Welcome to Fats Friday! In honor of February being American Heart Month, we’ll be spending each Friday sharing fun facts about fats in different foods like dairy, meat and seafood, oils, and nuts. Stay tuned each week to see more great ways to show some love for your heart with food!
Many of us are familiar with the slogan, “got milk?” But how important is dairy to heart health? It might surprise you.
While some only think of cow’s milk when it comes to dairy, it’s much more than that. Besides milk, the dairy food group consists of yogurt, cheese, and fortified soymilk. All these foods contain a variety of nutrients known to promote good health. Calcium, potassium, magnesium, protein, vitamin D are just a few that offer great benefits.
Some items are often mistaken for dairy products. You might find butter, eggs, coconut milk, almond milk, cream, and cream cheese all in the refrigerated dairy section at the grocery store. But, they aren’t actually dairy products!
FUN FACT: Eggs are recommended as part of the Protein Food Group.
Dairy and Heart Health
Calcium: Calcium is a vital nutrient that aids bone health, blood clotting and muscle contraction. Remember, your heart is the most important muscle in your body!
Potassium: Potassium is also good for heart health, specifically when it comes to keeping your blood pressure in check. Americans don’t consume enough potassium. Because of our low consumption, the Dietary Guidelines for Americans consider potassium a “nutrient of concern.” Currently, we only get about 57% (2665 mg) of the daily amount that is recommended (4700 mg). so dairy is one great way to step it up.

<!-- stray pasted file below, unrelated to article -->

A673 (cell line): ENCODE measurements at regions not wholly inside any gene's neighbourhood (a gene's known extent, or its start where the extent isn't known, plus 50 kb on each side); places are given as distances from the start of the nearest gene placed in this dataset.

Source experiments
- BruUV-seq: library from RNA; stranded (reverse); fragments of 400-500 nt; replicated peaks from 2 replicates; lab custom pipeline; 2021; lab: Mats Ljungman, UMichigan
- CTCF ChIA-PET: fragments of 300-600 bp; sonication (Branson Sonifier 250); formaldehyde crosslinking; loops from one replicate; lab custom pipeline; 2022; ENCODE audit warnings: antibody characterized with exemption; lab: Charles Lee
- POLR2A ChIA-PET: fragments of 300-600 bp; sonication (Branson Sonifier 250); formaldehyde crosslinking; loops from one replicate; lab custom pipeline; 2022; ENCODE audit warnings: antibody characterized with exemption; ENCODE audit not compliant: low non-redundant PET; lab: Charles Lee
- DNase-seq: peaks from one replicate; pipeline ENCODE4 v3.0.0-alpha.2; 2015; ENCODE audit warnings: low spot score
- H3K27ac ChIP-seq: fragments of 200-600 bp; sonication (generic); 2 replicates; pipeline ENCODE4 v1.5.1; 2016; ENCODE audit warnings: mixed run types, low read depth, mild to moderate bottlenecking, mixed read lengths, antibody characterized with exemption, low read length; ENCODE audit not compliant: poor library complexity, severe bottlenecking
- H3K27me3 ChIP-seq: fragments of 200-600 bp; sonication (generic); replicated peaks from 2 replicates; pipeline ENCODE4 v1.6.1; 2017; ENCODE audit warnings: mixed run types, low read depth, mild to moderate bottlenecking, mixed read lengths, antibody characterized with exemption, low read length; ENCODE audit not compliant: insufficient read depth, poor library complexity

DID YOU KNOW: Coffee, milk and white potatoes are leading sources of potassium in the American diet.
Vitamin D: Dairy is also an important source of Vitamin D. Vitamin D has a limited presence in in food sources. That’s why fortification of vitamin D in milks and yogurt is so important. Research continues to uncover new possible benefits of Vitamin D for heart health, such as lowering your risk of diabetes and hypertension.
All in all, “consumption of nutrient-rich dairy foods — such as milk, cheese and yogurt — is linked to a reduced risk of cardiovascular disease and lower blood pressure in adults, as noted in the current Dietary Guidelines for Americans,” says Dr. Greg Miller of the National Dairy Council.
How much dairy should we be eating?
This question comes up a lot. Luckily, nutrition experts have an answer! As with every food, portion control is key. The Dietary Guidelines for Americans recommend you have 3 cups of low-fat or non-fat milk or dairy every day. It doesn’t all have to be milk. Dairy equivalents can be milk (cow, goat or soy), cheese, or yogurt.
DID YOU KNOW: A dairy serving can be 1 cup (8 ounces) of milk, soy milk or yogurt, or between 1.5—2 ounces of cheese.
Dairy Fat Facts
Dairy is a source of fat in our diet. Unless you’re eating fat-free dairy, there are saturated and unsaturated fats in every serving. All foods that contain fat have more than one type of fat in them. Dairy is no different.
Limiting the amount of saturated fat in our diet can help keep our hearts healthy. To reduce the amount of calories that we eat from saturated fat, the Dietary Guidelines encourage us to choose low-fat or non-fat versions of dairy products. By choosing lower fat versions of your favorite dairy foods, you can take an active step in meeting this goal. As a bonus, you’re still getting all the good nutrition that dairy foods have to offer. Our friends at MyPlate have put together this handy list of 10 tips to including more fat-free and low-fat dairy in your diet. Give these tips a try!
FUN FACT: All milk, regardless of fat content, contains the same amounts of vitamin A (10%), vitamin D (25%), calcium (30%) and protein (8 grams). Low-fat or skim milk is a win-win!
Dairy foods can be an essential part of a healthful diet. Including fat-free and low-fat varieties in your diet is a great step toward improving heart health. Just remember that this doesn’t mean you should avoid fat altogether. Regardless of the food source, it’s the type of fat we eat that has the bigger impact on our health, rather than the amount of fat we eat.
Blog by Kris Sollid, RD, Director, Nutrients Communications, with contributions from Erica Gavey, UMD Dietetic Intern.